Thursday, 29 April 2010

All quiet

So, I've been sitting in the conservatory this morning with my second cup of coffee, attached to my little CES unit for a session, knitting away on the second sleeve of Dusk, reading (PopCo, by Scarlett Thomas - good book, so far - I'm enjoying it) - and watching a pair of buzzards circling over the river. Multi-tasking. Yes, can do.

Not a lot happening around here, as you might have gathered. I am resting, and pottering, and generally moving along quietly with the general objective of getting back to normality. I'm a bit tired this morning, and the pain level was up because we had a busy day yesterday, but the CES is sorting it out.

It is now nine days since the surgery, and I'm feeling so much more well in myself than before the surgery. The effect of having this repair finally sorted out turns out to be immeasurable. Ok, I knew I wasn't exactly happy about it beforehand - it is pretty hard to feel good about yourself when you've got something like that hidden, as it were, about your person, unhealed and causing problems. But now that it is all done and also (hopefully) done with, I feel so much better about myself that it is quite a surprise.

The pain issue from the nerve damage is still with me, but I no longer feel helpless in the face of it. It is under control. We know what works, and we have reached the stage of tinkering with dosages and intervals between treatments, to find a maintenance level that includes the minimum of pharmaceuticals.

My little CES unit is, I think, my main help, together with the pain medication. I'm down to just one medication now, which makes things much more straightforward. Acupuncture and acupressure are useful, too. I have a couple more acupuncture treatments to come - thankyou, NHS! - and after that I will be taking part in a trial of indwelling needles that the Pain Clinic are running, which ought to be interesting. I am open to trying pretty much anything that might help with this, really I am.

Knitting has been minimal. I've finished the most recent travel socks in Regia Galaxy, for my husband. The Trekking XXL ones for me have taken their place in my handbag instead. Here we are, finished socks.

Incredibly cheap Regia Galaxy from the wonderful Kemps, this yarn is now discontinued I think. 2.5mm dpns, and my usual pattern for socks to fit my husband. All good.

Citron hasn't been picked up at all over the last week. I have instead been working on Dusk, and very much enjoying it - Felted Tweed is so nice to work with. I am about halfway up the last sleeve at the moment. I really ought to join the shoulder seams and get the neckband finished off properly, it is formed by extensions of the two fronts - shall I graft it? - or shall I work a three needle cast-off? Decisions, decisions.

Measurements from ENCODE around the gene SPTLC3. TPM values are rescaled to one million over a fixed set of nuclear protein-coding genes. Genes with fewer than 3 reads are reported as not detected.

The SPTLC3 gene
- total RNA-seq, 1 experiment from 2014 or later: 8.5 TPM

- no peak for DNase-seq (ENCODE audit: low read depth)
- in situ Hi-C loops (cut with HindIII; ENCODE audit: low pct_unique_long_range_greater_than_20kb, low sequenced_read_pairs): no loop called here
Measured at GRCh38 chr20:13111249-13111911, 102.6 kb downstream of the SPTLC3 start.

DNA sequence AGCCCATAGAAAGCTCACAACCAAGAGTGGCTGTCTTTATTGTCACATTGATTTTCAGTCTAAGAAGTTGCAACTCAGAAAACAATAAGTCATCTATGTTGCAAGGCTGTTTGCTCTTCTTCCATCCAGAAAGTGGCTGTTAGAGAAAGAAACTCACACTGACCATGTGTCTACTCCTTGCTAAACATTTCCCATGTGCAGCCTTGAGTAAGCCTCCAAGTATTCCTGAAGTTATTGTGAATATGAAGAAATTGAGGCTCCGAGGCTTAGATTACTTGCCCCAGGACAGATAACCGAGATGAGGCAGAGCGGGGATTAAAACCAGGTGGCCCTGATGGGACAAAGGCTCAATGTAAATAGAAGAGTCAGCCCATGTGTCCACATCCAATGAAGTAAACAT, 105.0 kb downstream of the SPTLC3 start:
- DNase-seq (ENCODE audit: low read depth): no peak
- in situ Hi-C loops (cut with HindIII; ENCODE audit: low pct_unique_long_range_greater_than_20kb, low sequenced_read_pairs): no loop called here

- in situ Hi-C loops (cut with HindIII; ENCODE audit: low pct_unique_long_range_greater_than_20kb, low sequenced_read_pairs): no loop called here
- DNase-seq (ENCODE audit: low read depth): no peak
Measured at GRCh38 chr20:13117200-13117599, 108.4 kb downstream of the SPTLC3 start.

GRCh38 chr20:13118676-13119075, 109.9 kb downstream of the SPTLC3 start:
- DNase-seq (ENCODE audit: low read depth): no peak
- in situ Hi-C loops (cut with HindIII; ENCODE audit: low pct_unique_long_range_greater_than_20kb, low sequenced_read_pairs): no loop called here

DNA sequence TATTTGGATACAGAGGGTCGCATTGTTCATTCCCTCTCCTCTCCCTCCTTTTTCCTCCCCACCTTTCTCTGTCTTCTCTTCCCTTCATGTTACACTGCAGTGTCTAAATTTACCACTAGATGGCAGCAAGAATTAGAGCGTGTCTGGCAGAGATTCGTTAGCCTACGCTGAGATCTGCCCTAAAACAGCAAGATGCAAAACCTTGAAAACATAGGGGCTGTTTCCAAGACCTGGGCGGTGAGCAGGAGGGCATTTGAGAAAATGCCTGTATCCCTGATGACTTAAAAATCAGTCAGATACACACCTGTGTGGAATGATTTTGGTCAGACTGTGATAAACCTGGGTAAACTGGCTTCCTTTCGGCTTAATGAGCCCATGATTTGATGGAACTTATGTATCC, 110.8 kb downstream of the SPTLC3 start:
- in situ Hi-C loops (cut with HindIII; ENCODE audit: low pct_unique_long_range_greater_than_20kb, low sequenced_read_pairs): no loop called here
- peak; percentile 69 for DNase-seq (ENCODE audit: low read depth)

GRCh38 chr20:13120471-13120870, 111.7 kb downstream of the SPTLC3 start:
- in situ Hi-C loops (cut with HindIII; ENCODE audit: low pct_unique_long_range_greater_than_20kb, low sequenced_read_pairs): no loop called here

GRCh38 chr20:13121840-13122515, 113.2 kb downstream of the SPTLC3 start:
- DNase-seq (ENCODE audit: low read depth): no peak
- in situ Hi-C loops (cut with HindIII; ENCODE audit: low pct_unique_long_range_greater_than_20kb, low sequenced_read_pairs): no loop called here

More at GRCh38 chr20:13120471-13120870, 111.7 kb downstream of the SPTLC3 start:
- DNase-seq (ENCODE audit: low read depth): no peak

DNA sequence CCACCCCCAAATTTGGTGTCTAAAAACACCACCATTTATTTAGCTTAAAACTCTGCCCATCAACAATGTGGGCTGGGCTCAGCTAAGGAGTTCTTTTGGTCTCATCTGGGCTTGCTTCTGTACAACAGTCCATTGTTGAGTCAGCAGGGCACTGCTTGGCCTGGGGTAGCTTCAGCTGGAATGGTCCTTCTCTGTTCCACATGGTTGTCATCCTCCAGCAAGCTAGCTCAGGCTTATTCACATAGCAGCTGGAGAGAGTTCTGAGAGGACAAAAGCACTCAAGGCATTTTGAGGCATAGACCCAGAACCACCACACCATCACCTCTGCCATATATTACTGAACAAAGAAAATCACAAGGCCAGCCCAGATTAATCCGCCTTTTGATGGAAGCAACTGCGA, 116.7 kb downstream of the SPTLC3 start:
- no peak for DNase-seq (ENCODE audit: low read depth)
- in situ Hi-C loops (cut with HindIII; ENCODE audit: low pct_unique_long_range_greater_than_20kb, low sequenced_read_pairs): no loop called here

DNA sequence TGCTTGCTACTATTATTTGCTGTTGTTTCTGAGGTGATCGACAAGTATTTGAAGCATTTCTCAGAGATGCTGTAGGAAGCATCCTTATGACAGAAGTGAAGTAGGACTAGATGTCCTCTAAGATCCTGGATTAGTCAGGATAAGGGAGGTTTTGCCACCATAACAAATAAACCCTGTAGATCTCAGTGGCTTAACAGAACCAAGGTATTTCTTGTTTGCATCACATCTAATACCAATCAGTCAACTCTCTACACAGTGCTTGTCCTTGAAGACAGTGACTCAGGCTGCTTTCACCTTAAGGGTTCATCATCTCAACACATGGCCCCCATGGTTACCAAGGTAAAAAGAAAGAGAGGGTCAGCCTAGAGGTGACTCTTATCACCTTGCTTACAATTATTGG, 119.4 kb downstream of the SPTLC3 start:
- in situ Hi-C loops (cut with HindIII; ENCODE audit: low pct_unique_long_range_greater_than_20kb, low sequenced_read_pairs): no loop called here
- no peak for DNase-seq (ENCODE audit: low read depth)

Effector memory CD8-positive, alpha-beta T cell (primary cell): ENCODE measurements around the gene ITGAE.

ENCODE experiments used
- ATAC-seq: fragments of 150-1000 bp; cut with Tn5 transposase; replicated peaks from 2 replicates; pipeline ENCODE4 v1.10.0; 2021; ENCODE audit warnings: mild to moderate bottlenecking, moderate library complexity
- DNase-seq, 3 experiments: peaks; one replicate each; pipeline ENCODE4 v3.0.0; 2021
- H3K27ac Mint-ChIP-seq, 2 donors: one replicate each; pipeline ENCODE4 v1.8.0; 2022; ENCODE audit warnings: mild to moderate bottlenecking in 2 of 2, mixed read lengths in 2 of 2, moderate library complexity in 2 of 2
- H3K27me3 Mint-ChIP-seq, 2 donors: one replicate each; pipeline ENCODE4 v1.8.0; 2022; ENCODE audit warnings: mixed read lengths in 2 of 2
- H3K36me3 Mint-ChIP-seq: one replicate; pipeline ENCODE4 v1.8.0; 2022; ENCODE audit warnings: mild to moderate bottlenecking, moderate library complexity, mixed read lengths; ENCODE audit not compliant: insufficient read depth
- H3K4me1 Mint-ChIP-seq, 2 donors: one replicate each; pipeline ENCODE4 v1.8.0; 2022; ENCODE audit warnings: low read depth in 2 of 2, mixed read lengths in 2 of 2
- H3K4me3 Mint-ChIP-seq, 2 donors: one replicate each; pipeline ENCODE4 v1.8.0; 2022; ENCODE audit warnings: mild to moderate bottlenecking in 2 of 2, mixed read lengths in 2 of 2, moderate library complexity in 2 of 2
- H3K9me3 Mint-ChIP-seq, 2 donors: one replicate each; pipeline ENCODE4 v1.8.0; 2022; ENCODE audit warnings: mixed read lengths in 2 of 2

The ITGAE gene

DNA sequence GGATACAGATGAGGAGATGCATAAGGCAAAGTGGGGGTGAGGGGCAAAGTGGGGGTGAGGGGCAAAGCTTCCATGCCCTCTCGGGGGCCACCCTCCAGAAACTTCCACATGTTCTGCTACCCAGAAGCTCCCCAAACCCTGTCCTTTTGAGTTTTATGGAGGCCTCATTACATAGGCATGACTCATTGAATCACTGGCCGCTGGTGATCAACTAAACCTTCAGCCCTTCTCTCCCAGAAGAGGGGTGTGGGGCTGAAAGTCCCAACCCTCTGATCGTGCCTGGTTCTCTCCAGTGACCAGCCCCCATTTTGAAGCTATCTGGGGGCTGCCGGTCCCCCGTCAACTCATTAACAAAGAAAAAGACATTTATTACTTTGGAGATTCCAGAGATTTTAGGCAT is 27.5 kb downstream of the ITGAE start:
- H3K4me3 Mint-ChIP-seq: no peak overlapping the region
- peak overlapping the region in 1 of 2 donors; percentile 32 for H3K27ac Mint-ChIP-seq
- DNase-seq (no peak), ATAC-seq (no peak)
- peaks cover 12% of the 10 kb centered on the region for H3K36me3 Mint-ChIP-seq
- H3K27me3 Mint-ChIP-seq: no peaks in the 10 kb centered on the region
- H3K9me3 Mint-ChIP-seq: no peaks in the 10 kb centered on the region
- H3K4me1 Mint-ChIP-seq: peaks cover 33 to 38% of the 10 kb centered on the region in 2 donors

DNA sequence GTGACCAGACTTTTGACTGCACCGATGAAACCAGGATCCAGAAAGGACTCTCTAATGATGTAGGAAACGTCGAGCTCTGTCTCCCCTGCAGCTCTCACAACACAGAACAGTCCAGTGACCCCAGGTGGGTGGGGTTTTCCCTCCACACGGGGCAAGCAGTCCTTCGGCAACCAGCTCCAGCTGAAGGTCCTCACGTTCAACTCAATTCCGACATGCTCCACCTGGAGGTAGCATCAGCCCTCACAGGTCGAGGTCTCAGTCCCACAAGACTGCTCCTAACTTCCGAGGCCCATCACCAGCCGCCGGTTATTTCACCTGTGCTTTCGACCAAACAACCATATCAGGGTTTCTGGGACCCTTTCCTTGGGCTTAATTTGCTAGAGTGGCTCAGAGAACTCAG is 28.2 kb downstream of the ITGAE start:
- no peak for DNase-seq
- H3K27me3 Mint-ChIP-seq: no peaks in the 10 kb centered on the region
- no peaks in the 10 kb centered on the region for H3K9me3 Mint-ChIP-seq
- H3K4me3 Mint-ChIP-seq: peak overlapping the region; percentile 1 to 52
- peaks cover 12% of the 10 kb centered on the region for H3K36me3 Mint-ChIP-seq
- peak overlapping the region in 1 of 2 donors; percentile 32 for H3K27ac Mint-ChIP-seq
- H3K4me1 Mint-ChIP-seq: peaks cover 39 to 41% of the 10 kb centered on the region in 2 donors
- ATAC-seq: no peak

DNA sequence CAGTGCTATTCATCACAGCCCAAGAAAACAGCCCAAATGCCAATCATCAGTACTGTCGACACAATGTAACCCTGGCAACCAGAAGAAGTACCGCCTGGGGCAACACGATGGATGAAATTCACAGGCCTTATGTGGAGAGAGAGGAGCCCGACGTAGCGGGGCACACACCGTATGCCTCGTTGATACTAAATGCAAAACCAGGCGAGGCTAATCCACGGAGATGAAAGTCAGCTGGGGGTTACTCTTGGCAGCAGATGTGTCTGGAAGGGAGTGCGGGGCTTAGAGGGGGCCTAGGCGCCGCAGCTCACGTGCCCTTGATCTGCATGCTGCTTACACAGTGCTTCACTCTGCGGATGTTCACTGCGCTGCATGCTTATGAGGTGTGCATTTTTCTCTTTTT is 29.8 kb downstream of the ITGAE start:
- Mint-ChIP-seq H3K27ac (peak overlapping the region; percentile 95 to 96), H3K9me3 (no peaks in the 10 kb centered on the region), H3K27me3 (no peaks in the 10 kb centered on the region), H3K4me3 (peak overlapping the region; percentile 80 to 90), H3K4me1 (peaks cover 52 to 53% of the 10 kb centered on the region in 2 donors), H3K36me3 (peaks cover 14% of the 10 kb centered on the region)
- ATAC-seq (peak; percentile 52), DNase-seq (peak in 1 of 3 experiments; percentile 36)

Or shall I be very daring and work a Russian graft for the first time in an actual project? I think that may end up as my final choice - it makes a flat join, you see, and I don't like the ridge of a three needle cast-off inside the back of the neck. And it is next to impossible to get an ordinary graft in moss stitch to look right. Anyway, I shall see.

More regarding our new puppy.

Last week, we met the breeder and her other dogs, and we like her very much. (And the other dogs too.) She likes to meet all prospective owners before she agrees to sell them a puppy, you see - she doesn't want them to go to anywhere unsuitable. It seems that she approves of us, too, fortunately.

We haven't seen the puppies yet, they were only 8 days old when we visited, and still completely with their mother of course. The mother had had a hard time with the birth and ended up needing a caesarian, poor little thing, and there can be problems with bonding after this - so all the more important that she isn't disturbed whilst she is looking after them.

We'll be able to meet them when they are old enough to come downstairs - currently they are in a whelping pen in a large wardrobe, where the mother feels very safe. They will be moved downstairs to a larger area when they start climbing out of the whelping pen - usually at about 4 to 5 weeks of age, apparently. We are really looking forward to seeing them. There are two boys and two girls - the girls are now both spoken for, and one of them is to be ours.

The names for this litter are being taken from The Winter's Tale, and our puppy will be called Mopsa on her pedigree - the two girls are to be Mopsa and Dorcas, who are shepherdesses in the play. We could choose which name we preferred, which was unexpected. And Mopsa is rather a nice name for a sweet little puppy, we think, and will still be a nice name when she grows up.

My husband says he is sure that he will be calling her Lucy all the time - but we'll see. I think she will be Mopsa, or Little Miss.


Sel and Poivre said...

What a peaceful and positive post...good luck with your ongoing recovery. I envy you the upcoming arrival of of your puppy!

Helen said...

That's great. I think that when you've been ill for a while, you forget how good 'well' feels. I'm so glad it's come right.

Linda said...

Its so nice to read your post about the pain being lessened and the puppy which will be yours. Its all positive, and the socks are good!

Violetstone said...

Glad to hear you're recovering. It takes a long time to recover from surgery, be good to yourself and don't push yourself, sounds like you know all that already. I tried to go to a horrible evening class a week after surgery and found myself in tears on the bus and had to turn round and go home, gave up the whole course but looking back it was probably just not recovering from the operation yet...what breed of puppy are you getting?